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U.S. transportation policy change raises concerns for journalists in transit

Digital devices
Digital devices


The following is a CPJ blog post written by Geoffrey King, CPJ Internet Advocacy Coordinator:

On Sunday, the U.S. Transportation Security Administration announced a new policy requiring that travelers to the United States turn on their devices at the request of airport security personnel. Devices that cannot be powered on will be barred from the aircraft, and passengers in possession of such devices may also be subjected to additional screening. While a number of commenters have lamented the policy change on the grounds that it is likely to cause confusion and otherwise inconvenience passengers, the move could also aggravate the risks journalists already face when traveling with sensitive materials such as notes, unpublished photographs, or information about sources.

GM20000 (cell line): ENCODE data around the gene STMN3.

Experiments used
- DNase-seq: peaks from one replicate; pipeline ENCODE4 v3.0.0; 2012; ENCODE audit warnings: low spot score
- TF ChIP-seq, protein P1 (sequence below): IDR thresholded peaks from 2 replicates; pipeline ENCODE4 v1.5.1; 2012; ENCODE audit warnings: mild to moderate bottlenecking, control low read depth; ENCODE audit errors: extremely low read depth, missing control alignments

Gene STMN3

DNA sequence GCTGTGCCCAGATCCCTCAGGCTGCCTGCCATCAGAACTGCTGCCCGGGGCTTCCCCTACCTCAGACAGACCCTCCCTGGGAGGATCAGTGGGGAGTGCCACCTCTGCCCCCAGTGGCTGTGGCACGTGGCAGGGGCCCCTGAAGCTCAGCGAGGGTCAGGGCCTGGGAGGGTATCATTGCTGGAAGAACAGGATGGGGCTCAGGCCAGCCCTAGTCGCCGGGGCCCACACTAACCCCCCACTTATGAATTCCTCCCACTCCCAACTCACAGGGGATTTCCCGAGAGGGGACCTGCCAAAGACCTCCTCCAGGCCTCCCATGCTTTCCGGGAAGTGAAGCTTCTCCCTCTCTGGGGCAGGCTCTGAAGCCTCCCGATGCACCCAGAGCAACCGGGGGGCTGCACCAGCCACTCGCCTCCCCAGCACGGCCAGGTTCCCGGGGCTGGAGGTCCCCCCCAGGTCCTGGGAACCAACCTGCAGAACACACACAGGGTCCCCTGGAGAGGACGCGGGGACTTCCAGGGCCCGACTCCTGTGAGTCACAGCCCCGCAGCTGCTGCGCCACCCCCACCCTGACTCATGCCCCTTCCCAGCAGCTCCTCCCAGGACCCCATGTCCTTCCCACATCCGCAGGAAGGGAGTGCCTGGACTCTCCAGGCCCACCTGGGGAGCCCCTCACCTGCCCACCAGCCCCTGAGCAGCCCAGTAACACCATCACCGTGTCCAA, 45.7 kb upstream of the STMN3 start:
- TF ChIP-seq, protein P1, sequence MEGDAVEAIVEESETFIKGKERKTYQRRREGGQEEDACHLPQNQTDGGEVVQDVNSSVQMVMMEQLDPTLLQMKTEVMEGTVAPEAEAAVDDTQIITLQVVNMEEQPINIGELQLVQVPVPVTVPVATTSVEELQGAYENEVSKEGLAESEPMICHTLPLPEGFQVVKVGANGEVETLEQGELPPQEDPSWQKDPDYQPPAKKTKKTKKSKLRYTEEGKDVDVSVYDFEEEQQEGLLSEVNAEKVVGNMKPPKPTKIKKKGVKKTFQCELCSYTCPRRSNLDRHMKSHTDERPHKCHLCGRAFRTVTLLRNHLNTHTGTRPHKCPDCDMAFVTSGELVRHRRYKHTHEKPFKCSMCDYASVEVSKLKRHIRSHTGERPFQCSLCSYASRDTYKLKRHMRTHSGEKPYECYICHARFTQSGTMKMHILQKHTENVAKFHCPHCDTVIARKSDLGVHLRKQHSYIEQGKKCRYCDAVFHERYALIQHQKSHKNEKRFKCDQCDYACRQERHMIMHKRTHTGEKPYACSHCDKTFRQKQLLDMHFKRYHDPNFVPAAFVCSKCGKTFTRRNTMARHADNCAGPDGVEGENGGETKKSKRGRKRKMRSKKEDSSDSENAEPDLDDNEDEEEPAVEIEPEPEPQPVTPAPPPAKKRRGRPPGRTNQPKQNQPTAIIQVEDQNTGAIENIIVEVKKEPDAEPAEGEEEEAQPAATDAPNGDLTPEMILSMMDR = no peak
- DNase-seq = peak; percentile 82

Reuters reported on July 4 that the new TSA policy was prompted by fears among some U.S. government officials that Al-Qaeda-affiliated militant groups may seek to build bombs into electronic devices. The policy does not grant airport screeners the broad authority to search electronic devices frequently exercised by U.S. Customs and Border Protection, a practice under challenge by civil rights groups and that has reportedly been used against journalists. "Journalists should know that their items aren't going to be searched" under the new policy, a Department of Homeland Security official, who declined to be identified due to the sensitivity of the issue, told CPJ. "Their items aren't going to be taken from them." TSA's interest, the official said, is in whether devices turn on at all.

Read the full story on CPJ's site.

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